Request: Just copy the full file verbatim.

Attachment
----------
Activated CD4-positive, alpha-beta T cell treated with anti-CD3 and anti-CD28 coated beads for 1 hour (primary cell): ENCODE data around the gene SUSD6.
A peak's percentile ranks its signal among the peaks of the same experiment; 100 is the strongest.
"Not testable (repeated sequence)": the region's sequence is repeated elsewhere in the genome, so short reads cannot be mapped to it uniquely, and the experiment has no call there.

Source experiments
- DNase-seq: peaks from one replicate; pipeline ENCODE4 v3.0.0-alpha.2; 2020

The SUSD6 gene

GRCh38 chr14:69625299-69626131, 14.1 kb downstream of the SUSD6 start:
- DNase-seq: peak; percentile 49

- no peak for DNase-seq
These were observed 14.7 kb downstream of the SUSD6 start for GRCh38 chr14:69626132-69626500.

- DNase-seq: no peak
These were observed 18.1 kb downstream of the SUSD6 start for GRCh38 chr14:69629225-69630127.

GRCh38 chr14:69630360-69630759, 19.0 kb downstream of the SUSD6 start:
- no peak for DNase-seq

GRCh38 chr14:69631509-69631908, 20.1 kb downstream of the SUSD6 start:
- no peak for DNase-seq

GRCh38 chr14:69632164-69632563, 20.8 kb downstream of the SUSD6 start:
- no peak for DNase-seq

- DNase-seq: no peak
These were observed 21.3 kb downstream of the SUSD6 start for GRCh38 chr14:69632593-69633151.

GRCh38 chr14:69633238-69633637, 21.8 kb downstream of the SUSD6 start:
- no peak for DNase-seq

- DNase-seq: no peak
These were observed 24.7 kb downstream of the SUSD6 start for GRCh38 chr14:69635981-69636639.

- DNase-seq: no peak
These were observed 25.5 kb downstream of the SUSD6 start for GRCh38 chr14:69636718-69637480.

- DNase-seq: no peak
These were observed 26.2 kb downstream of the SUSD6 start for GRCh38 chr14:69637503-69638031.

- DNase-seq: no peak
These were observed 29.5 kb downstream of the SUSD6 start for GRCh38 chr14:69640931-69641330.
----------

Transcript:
Activated CD4-positive, alpha-beta T cell treated with anti-CD3 and anti-CD28 coated beads for 1 hour (primary cell): ENCODE data around the gene SUSD6.
A peak's percentile ranks its signal among the peaks of the same experiment; 100 is the strongest.
"Not testable (repeated sequence)": the region's sequence is repeated elsewhere in the genome, so short reads cannot be mapped to it uniquely, and the experiment has no call there.

Source experiments
- DNase-seq: peaks from one replicate; pipeline ENCODE4 v3.0.0-alpha.2; 2020

The SUSD6 gene

GRCh38 chr14:69625299-69626131, 14.1 kb downstream of the SUSD6 start:
- DNase-seq: peak; percentile 49

- no peak for DNase-seq
These were observed 14.7 kb downstream of the SUSD6 start for GRCh38 chr14:69626132-69626500.

- DNase-seq: no peak
These were observed 18.1 kb downstream of the SUSD6 start for GRCh38 chr14:69629225-69630127.

GRCh38 chr14:69630360-69630759, 19.0 kb downstream of the SUSD6 start:
- no peak for DNase-seq

GRCh38 chr14:69631509-69631908, 20.1 kb downstream of the SUSD6 start:
- no peak for DNase-seq

GRCh38 chr14:69632164-69632563, 20.8 kb downstream of the SUSD6 start:
- no peak for DNase-seq

- DNase-seq: no peak
These were observed 21.3 kb downstream of the SUSD6 start for GRCh38 chr14:69632593-69633151.

GRCh38 chr14:69633238-69633637, 21.8 kb downstream of the SUSD6 start:
- no peak for DNase-seq

- DNase-seq: no peak
These were observed 24.7 kb downstream of the SUSD6 start for GRCh38 chr14:69635981-69636639.

- DNase-seq: no peak
These were observed 25.5 kb downstream of the SUSD6 start for GRCh38 chr14:69636718-69637480.

- DNase-seq: no peak
These were observed 26.2 kb downstream of the SUSD6 start for GRCh38 chr14:69637503-69638031.

- DNase-seq: no peak
These were observed 29.5 kb downstream of the SUSD6 start for GRCh38 chr14:69640931-69641330.